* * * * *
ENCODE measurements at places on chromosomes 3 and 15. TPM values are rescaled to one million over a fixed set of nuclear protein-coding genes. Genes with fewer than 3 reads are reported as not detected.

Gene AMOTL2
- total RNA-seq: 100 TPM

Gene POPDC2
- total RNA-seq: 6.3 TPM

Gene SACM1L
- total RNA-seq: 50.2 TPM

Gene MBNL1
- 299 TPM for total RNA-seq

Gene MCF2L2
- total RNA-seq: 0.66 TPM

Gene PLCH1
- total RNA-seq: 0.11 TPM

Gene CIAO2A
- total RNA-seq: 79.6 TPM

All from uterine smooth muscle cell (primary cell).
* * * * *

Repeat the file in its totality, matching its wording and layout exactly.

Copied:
ENCODE measurements at places on chromosomes 3 and 15. TPM values are rescaled to one million over a fixed set of nuclear protein-coding genes. Genes with fewer than 3 reads are reported as not detected.

Gene AMOTL2
- total RNA-seq: 100 TPM

Gene POPDC2
- total RNA-seq: 6.3 TPM

Gene SACM1L
- total RNA-seq: 50.2 TPM

Gene MBNL1
- 299 TPM for total RNA-seq

Gene MCF2L2
- total RNA-seq: 0.66 TPM

Gene PLCH1
- total RNA-seq: 0.11 TPM

Gene CIAO2A
- total RNA-seq: 79.6 TPM

All from uterine smooth muscle cell (primary cell).